Four brothers who wanted their sick elderly father to be allowed to leave hospital and "naturally pass away" at home after complaining about the way he was being cared for in hospital have lost a fight in a specialist court.
Bosses at the Chelsea and Westminster Hospital NHS Foundation Trust asked a judge to let medics stop artificially providing nutrition and hydration to the pensioner, who has been diagnosed with "end stage dementia", and allow him to "die with dignity".
Specialists said the man, who is in his 70s, could live for between six months and a year if he continued to be fed by artificial means.
But they said feeding the man through a tube was "invasive" and an unfair burden.
They said he should be allowed to go home but said there was "no benefit" in simply prolonging his life through artificial feeding.
The man's sons disagreed.
They wanted him to leave hospital and be fed through a tube at his home until he "naturally passes away".
The four men said they could oversee feeding and care with the help of community medics.
Mrs Justice Parker has ruled against the man's sons after analysing competing arguments at a trial in the Court of Protection, where issues relating to people who lack the mental capacity to make decisions are considered, in London.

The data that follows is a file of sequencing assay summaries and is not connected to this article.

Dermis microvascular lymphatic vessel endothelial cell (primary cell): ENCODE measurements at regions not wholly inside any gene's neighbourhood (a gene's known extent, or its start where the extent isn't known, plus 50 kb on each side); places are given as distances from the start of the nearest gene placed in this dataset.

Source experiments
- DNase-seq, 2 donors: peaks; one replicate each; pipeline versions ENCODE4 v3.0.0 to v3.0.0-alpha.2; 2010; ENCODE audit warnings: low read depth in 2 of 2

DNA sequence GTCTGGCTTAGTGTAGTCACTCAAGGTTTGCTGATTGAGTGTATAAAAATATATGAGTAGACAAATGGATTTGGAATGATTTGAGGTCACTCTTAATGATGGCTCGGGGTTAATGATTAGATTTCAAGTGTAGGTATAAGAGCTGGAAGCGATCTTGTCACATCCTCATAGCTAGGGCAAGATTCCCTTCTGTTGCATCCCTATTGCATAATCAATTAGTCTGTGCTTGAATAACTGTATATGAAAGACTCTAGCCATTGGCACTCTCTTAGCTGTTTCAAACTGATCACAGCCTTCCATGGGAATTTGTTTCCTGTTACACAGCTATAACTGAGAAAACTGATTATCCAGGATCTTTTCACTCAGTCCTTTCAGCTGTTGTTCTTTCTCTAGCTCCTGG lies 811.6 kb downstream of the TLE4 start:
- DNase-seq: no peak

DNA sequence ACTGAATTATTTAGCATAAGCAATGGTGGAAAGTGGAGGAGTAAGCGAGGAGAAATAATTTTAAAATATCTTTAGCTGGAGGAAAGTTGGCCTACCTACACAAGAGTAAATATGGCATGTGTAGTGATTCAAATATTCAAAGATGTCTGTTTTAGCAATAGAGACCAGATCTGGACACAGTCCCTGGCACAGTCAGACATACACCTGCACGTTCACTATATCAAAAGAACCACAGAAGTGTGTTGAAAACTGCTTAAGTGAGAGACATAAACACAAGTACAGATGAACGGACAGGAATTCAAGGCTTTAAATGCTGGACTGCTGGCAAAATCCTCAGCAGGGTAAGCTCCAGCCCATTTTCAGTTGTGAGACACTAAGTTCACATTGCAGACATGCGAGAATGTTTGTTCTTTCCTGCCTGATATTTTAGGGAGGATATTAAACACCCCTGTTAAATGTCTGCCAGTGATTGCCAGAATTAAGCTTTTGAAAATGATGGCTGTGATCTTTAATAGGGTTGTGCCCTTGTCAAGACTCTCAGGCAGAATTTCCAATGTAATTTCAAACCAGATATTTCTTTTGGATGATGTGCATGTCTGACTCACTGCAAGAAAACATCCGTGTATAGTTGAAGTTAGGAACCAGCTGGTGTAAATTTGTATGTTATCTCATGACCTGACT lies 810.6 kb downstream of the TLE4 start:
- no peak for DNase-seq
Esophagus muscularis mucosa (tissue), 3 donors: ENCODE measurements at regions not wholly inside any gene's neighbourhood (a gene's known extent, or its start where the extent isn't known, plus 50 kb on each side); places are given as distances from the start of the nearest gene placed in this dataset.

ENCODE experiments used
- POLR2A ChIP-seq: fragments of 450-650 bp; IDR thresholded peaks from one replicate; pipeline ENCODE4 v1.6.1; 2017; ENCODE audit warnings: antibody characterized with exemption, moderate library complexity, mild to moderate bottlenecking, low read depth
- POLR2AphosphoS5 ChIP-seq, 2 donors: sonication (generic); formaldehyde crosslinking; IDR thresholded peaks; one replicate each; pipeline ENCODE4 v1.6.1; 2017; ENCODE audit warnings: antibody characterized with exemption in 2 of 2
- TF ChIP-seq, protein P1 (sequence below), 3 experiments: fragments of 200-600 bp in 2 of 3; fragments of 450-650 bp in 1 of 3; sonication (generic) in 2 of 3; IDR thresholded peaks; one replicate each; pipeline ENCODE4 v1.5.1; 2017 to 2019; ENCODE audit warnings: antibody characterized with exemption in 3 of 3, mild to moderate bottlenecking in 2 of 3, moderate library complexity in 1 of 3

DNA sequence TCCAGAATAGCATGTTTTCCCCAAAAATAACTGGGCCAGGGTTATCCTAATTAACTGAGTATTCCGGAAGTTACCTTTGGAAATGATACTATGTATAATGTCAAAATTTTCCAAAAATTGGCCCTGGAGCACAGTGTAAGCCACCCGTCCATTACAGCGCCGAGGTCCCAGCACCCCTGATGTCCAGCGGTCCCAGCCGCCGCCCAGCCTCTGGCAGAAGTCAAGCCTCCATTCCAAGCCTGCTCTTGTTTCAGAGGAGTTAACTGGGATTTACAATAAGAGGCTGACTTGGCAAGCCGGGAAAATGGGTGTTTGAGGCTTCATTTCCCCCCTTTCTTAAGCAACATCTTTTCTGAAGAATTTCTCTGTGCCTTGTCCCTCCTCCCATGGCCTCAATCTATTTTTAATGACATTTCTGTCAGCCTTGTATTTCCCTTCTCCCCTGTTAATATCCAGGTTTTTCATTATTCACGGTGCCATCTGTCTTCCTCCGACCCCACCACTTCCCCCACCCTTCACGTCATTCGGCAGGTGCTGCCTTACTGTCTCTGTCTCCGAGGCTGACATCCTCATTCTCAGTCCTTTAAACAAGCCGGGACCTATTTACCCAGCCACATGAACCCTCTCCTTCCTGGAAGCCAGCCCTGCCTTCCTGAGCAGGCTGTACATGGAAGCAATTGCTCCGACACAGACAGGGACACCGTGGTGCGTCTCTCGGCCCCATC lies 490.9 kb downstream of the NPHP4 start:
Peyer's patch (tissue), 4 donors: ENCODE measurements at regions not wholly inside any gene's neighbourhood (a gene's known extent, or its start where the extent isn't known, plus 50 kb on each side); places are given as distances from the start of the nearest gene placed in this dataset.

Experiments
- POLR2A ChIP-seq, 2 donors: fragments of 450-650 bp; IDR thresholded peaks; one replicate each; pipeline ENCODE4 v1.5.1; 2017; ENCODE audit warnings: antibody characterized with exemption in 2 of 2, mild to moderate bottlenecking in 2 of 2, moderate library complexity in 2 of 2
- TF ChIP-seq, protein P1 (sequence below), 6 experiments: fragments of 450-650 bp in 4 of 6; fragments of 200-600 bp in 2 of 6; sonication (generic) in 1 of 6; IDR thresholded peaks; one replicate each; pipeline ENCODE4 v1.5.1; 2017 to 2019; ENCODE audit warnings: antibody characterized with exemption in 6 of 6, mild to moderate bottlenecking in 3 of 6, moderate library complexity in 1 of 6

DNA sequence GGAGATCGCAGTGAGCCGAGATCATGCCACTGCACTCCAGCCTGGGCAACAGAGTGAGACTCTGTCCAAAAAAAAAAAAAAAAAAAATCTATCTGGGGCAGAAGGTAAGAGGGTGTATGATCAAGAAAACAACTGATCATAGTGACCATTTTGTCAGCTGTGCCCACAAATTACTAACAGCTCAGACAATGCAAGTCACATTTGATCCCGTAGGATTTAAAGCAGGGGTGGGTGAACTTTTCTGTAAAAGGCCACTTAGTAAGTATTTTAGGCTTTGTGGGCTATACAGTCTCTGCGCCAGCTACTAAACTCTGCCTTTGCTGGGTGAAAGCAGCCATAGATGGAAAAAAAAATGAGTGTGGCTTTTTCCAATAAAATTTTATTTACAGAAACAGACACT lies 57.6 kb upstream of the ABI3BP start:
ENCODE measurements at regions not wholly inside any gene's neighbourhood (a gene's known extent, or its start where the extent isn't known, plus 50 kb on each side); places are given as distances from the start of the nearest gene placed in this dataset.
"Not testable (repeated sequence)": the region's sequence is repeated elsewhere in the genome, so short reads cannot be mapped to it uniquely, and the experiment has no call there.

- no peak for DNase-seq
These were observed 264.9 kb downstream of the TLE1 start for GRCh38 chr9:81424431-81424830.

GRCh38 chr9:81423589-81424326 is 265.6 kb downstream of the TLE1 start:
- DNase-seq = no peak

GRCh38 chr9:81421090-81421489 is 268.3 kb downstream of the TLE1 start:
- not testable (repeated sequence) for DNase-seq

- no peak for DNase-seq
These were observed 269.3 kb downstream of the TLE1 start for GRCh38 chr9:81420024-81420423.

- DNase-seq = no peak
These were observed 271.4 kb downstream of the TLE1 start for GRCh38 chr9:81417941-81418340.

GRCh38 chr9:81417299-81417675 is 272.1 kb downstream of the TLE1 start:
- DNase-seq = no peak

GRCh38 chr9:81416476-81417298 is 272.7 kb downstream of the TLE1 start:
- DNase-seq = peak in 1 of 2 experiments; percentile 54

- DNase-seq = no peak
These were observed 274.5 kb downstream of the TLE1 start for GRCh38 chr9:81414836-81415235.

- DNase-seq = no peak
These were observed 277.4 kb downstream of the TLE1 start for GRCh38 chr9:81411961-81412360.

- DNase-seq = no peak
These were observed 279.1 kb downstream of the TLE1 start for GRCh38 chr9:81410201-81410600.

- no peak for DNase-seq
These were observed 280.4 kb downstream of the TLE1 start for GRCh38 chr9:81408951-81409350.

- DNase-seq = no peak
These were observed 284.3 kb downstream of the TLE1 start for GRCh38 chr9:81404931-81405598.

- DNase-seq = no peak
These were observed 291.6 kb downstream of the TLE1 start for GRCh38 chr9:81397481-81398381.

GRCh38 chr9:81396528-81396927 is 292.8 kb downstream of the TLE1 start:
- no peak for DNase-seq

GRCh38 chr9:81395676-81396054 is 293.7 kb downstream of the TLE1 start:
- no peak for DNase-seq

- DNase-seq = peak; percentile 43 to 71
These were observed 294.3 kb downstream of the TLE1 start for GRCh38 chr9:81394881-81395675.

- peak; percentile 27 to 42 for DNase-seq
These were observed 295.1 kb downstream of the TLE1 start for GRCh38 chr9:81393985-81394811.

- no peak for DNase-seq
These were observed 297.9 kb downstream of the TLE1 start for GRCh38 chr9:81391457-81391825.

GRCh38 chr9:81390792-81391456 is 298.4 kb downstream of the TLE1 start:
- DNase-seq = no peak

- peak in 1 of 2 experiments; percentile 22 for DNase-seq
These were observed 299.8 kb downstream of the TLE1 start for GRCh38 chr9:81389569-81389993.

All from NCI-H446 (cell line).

She said she had reached the conclusion that the artificial provision of nutrition and hydration was no longer justified.
The judge said the brothers wanted the best for their father.
But she said their proposal for feeding through a tube at his home was "completely untried and untested".
"Many things could go wrong," she said.
"It is simply not possible for me to discount the serious risks."
The judge said the man could go home but should only receive palliative care.
She added: "Palliation would make (the man) as comfortable as possible."
Mrs Justice Parker heard that the man's sons had made "very serious allegations" against staff involved in his care and become embroiled in a dispute with hospital bosses.
Barrister Katie Scott, who represented trust bosses, said restrictions on when the brothers could visit the pensioner had been imposed because of concerns about their behaviour.
She added: "The (trust) wishes to make completely clear that it refutes and rejects in the strongest of terms the very serious allegations made against its staff by the (man's sons)."
- A judge initially said no-one involved, including the trust, could be identified in media reports. But Mrs Justice Parker said the trust could be named after the Press Association raised concern. Journalists argued that debate about important issues would be stifled if people were not told the names of hospital authorities involved in such cases. The men wanted the judge to allow their father to be named. But Mrs Justice Parker said the pensioner had a right to respect for private life and should stay anonymous. She also said doctors and nurses involved in the pensioner's care could not be identified.
Copyright (c) Press Association Ltd. 2018, All Rights Reserved. Picture (c) Dominic Lipinski / PA Wire.